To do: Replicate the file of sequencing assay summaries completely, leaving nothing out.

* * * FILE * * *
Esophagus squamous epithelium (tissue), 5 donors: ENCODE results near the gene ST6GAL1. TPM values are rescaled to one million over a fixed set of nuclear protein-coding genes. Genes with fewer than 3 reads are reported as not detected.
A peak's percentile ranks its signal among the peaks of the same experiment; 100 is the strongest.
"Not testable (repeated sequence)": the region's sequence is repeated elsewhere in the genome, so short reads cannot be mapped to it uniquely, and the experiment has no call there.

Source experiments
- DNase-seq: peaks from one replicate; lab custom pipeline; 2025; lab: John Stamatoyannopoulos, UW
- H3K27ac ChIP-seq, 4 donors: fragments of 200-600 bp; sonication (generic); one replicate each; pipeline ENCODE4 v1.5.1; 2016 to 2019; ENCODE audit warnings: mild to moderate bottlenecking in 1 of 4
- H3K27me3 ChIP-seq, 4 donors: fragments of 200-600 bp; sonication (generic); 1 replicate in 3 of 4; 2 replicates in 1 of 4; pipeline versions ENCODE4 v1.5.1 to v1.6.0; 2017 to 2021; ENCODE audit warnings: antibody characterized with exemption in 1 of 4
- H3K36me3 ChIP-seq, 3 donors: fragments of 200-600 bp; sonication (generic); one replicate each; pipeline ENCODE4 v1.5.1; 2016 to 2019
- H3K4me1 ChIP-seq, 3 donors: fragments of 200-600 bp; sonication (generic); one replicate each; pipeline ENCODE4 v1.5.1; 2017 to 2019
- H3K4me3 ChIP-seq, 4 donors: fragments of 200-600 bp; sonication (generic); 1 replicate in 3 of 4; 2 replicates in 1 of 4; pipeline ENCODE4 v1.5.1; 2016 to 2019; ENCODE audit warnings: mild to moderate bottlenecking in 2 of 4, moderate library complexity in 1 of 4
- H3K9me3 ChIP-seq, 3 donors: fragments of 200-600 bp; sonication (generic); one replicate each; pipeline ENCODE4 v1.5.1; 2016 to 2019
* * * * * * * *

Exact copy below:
Esophagus squamous epithelium (tissue), 5 donors: ENCODE results near the gene ST6GAL1. TPM values are rescaled to one million over a fixed set of nuclear protein-coding genes. Genes with fewer than 3 reads are reported as not detected.
A peak's percentile ranks its signal among the peaks of the same experiment; 100 is the strongest.
"Not testable (repeated sequence)": the region's sequence is repeated elsewhere in the genome, so short reads cannot be mapped to it uniquely, and the experiment has no call there.

Source experiments
- DNase-seq: peaks from one replicate; lab custom pipeline; 2025; lab: John Stamatoyannopoulos, UW
- H3K27ac ChIP-seq, 4 donors: fragments of 200-600 bp; sonication (generic); one replicate each; pipeline ENCODE4 v1.5.1; 2016 to 2019; ENCODE audit warnings: mild to moderate bottlenecking in 1 of 4
- H3K27me3 ChIP-seq, 4 donors: fragments of 200-600 bp; sonication (generic); 1 replicate in 3 of 4; 2 replicates in 1 of 4; pipeline versions ENCODE4 v1.5.1 to v1.6.0; 2017 to 2021; ENCODE audit warnings: antibody characterized with exemption in 1 of 4
- H3K36me3 ChIP-seq, 3 donors: fragments of 200-600 bp; sonication (generic); one replicate each; pipeline ENCODE4 v1.5.1; 2016 to 2019
- H3K4me1 ChIP-seq, 3 donors: fragments of 200-600 bp; sonication (generic); one replicate each; pipeline ENCODE4 v1.5.1; 2017 to 2019
- H3K4me3 ChIP-seq, 4 donors: fragments of 200-600 bp; sonication (generic); 1 replicate in 3 of 4; 2 replicates in 1 of 4; pipeline ENCODE4 v1.5.1; 2016 to 2019; ENCODE audit warnings: mild to moderate bottlenecking in 2 of 4, moderate library complexity in 1 of 4
- H3K9me3 ChIP-seq, 3 donors: fragments of 200-600 bp; sonication (generic); one replicate each; pipeline ENCODE4 v1.5.1; 2016 to 2019